Demand and Defective Growth Patterns: The Role of the Tradable and Non-tradable Sectors in an Open Economy
AbstractThis paper examines the underlying structural elements of US growth patterns, pre- and post-crisis. Prior to the recession, the US economy exhibited a defective growth pattern driven by outsized domestic demand. As domestic aggregate demand retreats to more sustainable levels relative to total income, the tradable side of the economy is a catalyst for restoring strong growth. A structural rebalancing is already underway; although it is only a third of the economy, the tradable sector generated more than half of gross gains in value-added since the start of the recovery. However, distributional issues loom on the horizon.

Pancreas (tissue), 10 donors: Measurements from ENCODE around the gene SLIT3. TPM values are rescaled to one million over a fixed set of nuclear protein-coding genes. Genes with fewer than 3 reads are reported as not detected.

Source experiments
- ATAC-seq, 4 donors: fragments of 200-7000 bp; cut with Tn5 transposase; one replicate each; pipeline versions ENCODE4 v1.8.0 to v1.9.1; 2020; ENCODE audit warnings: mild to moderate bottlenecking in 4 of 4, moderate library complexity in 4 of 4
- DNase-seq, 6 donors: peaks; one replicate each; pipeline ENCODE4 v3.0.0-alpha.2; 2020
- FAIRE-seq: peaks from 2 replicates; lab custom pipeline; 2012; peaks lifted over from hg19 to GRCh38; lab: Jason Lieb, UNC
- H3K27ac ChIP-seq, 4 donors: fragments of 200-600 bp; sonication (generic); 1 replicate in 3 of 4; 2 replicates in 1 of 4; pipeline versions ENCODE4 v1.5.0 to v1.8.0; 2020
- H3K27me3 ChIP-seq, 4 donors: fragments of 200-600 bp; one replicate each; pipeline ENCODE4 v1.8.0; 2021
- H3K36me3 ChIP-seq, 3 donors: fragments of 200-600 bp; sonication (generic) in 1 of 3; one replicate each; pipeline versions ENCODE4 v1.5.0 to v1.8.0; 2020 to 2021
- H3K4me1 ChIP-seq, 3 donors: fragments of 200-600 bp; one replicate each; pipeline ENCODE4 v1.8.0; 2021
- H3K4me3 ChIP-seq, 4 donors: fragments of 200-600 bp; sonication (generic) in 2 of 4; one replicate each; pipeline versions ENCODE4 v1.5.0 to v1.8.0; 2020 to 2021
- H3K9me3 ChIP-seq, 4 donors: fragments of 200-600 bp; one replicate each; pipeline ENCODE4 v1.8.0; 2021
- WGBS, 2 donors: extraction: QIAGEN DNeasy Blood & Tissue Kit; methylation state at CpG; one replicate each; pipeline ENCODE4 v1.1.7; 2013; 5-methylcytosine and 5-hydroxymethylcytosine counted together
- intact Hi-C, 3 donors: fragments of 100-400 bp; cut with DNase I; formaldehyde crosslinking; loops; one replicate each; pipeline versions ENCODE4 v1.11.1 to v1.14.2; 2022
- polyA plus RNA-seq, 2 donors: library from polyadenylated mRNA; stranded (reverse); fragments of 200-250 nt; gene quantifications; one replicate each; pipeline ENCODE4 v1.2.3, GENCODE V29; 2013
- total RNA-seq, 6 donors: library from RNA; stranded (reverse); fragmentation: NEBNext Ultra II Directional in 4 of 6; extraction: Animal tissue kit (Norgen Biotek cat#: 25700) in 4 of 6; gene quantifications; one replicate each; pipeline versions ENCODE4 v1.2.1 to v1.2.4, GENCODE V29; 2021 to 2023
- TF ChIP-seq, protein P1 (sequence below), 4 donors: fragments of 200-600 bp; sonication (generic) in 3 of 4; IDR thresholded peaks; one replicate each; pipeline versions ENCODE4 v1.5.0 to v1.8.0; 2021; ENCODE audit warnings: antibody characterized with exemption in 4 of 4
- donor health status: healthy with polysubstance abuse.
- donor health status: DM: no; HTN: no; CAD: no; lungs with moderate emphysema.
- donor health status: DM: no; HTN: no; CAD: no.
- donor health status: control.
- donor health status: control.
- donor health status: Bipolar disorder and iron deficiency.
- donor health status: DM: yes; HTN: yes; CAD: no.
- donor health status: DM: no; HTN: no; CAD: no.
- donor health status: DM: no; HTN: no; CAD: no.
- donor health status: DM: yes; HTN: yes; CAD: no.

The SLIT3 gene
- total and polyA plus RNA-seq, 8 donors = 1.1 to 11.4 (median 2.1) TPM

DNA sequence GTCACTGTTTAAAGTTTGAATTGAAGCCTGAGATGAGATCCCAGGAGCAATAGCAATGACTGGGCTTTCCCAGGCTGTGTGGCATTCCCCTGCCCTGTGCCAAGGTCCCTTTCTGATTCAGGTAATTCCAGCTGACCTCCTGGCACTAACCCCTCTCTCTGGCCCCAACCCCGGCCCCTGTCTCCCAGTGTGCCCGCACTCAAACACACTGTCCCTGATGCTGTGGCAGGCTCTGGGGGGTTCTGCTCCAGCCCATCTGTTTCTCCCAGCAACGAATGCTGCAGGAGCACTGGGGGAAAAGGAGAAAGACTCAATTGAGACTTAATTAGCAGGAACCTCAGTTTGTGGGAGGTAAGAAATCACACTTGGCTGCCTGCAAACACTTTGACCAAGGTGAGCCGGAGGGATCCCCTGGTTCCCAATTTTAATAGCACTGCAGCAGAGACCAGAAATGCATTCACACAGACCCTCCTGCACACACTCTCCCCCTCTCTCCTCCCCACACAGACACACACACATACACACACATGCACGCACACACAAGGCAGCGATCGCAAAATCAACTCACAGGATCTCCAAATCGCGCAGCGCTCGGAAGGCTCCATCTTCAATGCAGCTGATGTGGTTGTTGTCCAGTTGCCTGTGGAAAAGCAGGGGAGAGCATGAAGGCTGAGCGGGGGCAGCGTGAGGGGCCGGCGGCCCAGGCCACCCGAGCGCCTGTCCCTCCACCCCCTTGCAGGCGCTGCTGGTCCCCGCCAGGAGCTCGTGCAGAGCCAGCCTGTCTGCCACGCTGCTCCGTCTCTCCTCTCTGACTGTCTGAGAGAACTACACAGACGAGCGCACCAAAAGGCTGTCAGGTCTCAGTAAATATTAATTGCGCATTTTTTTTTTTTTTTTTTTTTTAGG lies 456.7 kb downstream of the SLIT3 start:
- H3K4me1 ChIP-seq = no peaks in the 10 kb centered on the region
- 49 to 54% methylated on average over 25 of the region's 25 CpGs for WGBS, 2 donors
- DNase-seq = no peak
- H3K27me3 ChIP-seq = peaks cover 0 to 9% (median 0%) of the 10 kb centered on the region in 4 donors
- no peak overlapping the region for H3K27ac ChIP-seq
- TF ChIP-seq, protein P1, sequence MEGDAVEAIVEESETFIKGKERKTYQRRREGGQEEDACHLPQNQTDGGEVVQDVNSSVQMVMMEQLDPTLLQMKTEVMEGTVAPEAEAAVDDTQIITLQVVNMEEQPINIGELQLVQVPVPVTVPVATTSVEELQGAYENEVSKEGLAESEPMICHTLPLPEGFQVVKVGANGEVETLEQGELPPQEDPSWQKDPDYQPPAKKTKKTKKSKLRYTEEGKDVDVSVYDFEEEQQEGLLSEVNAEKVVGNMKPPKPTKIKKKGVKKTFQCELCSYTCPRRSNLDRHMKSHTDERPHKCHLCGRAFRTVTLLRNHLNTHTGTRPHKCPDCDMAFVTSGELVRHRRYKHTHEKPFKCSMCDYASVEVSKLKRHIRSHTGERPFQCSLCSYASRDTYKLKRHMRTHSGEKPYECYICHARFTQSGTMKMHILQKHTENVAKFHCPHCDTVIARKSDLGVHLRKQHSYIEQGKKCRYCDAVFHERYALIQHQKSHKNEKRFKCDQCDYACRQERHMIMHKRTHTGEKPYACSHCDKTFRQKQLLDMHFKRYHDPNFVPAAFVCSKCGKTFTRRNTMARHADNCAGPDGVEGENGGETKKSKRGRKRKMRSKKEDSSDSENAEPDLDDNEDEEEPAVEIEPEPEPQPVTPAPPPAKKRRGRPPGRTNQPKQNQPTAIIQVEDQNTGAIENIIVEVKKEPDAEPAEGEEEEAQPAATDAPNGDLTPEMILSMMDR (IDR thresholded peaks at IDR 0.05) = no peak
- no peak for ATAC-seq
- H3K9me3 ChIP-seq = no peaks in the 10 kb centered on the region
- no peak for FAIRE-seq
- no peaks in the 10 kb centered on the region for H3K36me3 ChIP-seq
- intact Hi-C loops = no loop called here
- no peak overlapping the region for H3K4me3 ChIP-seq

CitationHlatshwayo, Sandile, and Michael Spence. 2014. "Demand and Defective Growth Patterns: The Role of the Tradable and Non-tradable Sectors in an Open Economy." American Economic Review, 104 (5): 272-77. DOI: 10.1257/aer.104.5.272
- E23 Macroeconomics: Production
- E32 Business Fluctuations; Cycles
- F43 Economic Growth of Open Economies
- G01 Financial Crises